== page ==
AIMP3 Deletion Induces Acute Radiation Syndrome-like Phenotype in Mice

Doyeun Kim, Sunmi Kim, Youngsun Oh, Songhwa Park, Yoon Jeon, Hongtae Kim, Ho Lee, Sunghoon Kim

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8 Citations (Scopus)


Genomes are mostly protected from constant DNA-damaging threats, either internal or external, which ultimately sustain the organism. Herein, we report that AIMP3, a previously demonstrated tumour suppressor, plays an essential role in maintaining genome integrity in adult mice. Upon induction of the temporal systemic deletion of AIMP3 by tamoxifen in adult mice, the animals developed an acute radiation syndrome-like phenotype, typified by scleroderma, hypotrophy of haematopoietic cells and organs, and intestinal failure. Induction of γH2AX, an early marker of DNA double-strand breaks, was observed in the spleen, intestine, and the highly replicating embryonic cortex. In addition, sub-lethal irradiation of AIMP3 mKO mice dramatically affected organ damage and survival. Using isolated MEFs from conditional KO mice or AIMP3 knockdown cells, we confirmed the presence of spontaneously occurring DNA double-strand breaks by COMET assay and γH2AX induction. Furthermore, γH2AX removal was delayed, and homologous DNA repair activity was significantly reduced. Reduction of RPA foci formation and subsequent Rad51 foci formation probably underlie the significant reduction in homologous recombination activity in the absence of AIMP3. Together, our data demonstrate that AIMP3 plays a role in genome stability through the DNA repair process.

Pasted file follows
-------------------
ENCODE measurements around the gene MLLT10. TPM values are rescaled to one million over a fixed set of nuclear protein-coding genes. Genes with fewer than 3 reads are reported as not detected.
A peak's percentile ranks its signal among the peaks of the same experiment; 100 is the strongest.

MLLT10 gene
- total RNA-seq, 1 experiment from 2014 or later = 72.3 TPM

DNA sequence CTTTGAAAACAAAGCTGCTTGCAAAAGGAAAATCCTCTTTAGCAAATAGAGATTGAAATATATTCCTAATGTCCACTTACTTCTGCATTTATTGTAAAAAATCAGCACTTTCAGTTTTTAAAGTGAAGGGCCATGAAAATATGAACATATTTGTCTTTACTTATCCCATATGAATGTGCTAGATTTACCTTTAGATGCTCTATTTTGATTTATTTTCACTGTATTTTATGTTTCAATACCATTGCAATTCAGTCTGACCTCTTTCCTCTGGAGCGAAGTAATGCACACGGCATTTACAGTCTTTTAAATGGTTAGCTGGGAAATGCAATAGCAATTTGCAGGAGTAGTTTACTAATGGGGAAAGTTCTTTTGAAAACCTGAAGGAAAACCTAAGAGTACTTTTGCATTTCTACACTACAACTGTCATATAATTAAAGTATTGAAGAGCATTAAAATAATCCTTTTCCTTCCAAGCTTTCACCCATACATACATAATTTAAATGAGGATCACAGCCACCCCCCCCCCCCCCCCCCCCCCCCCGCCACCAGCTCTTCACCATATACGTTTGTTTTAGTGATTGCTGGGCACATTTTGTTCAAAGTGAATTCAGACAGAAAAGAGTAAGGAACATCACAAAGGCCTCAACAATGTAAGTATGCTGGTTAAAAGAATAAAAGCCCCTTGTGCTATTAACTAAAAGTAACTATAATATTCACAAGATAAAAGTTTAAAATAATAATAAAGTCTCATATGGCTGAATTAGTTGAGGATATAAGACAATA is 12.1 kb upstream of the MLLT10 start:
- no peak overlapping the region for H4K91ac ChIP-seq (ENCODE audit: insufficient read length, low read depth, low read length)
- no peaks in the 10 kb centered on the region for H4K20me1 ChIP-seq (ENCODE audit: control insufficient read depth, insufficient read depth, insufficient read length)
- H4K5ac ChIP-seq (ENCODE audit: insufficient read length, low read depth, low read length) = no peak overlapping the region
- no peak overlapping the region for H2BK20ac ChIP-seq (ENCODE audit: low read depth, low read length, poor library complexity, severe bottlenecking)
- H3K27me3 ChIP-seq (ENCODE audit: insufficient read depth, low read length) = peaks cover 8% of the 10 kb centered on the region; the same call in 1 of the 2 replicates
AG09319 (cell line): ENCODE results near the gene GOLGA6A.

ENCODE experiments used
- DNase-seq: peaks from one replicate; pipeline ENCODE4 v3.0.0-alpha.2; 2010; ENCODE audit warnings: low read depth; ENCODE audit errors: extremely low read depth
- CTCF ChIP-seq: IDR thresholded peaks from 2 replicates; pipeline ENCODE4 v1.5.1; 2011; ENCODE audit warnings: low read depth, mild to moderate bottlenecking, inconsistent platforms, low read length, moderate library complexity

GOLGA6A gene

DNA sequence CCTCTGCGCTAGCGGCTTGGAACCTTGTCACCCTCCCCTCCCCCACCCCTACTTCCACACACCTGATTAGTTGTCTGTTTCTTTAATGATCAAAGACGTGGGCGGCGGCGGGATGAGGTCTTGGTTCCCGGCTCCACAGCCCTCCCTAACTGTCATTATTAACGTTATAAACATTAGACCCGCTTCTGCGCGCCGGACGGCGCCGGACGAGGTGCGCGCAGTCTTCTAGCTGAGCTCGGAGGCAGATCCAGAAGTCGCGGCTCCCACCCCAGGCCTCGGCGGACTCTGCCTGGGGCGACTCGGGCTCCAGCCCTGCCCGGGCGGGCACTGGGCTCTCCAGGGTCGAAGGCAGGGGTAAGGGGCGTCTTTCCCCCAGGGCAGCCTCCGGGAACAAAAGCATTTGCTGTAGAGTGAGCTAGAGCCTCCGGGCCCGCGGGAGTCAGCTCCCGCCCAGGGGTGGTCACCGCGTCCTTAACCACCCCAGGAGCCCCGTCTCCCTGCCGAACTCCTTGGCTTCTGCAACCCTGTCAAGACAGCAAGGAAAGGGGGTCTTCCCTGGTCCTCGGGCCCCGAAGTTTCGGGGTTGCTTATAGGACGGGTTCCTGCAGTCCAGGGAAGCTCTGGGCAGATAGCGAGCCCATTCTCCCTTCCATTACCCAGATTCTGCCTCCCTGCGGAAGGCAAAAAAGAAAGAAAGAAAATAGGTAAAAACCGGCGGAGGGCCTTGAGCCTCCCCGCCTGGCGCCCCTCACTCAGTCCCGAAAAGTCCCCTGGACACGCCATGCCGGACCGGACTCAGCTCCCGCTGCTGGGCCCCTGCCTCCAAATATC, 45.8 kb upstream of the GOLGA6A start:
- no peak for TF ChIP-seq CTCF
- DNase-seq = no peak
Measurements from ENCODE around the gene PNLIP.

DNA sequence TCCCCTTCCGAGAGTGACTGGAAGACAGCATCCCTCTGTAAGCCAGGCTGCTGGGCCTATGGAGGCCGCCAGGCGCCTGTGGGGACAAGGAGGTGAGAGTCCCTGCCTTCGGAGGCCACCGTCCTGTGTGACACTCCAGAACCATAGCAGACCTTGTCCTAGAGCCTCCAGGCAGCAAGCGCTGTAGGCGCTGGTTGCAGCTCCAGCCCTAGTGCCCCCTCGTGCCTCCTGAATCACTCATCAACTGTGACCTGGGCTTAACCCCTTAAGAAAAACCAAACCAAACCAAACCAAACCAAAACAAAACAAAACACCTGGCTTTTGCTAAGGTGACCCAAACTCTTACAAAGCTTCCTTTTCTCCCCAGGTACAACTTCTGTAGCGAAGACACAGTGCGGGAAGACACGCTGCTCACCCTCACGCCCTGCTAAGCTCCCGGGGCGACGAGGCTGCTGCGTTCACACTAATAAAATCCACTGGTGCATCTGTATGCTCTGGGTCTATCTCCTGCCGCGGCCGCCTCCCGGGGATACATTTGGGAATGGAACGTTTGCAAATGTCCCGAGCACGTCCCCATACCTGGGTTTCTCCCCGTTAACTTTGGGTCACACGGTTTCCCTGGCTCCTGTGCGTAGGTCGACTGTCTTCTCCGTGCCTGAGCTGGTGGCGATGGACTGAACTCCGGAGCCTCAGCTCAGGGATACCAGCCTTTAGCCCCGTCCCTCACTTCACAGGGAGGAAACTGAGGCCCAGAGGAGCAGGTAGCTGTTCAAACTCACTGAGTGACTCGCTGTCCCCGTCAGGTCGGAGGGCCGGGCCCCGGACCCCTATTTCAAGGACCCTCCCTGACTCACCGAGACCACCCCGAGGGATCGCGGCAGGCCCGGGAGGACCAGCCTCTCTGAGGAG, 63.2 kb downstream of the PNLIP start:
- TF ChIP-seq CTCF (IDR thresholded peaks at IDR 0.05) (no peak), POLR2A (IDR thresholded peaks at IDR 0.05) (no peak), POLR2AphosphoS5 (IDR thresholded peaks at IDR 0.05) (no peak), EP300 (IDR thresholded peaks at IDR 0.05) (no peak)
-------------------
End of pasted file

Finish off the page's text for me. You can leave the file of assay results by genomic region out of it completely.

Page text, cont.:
Original languageEnglish
Article number15025
JournalScientific reports
Issue number1
Publication statusPublished - 2018 Dec 1

Bibliographical note

Funding Information:
This work was supported by the Global Frontier Project grant (NRF-M3A6A4-2010-0029785) of National Research Foundation funded by the Ministry of Science and ICT (MSIT) of Korea. We wish to express thanks to the staff and crew of the Seoul National University AMS Facility(NCIRF) for their untiring efforts and perseverance.

Publisher Copyright:
© 2018, The Author(s).

All Science Journal Classification (ASJC) codes

  • General


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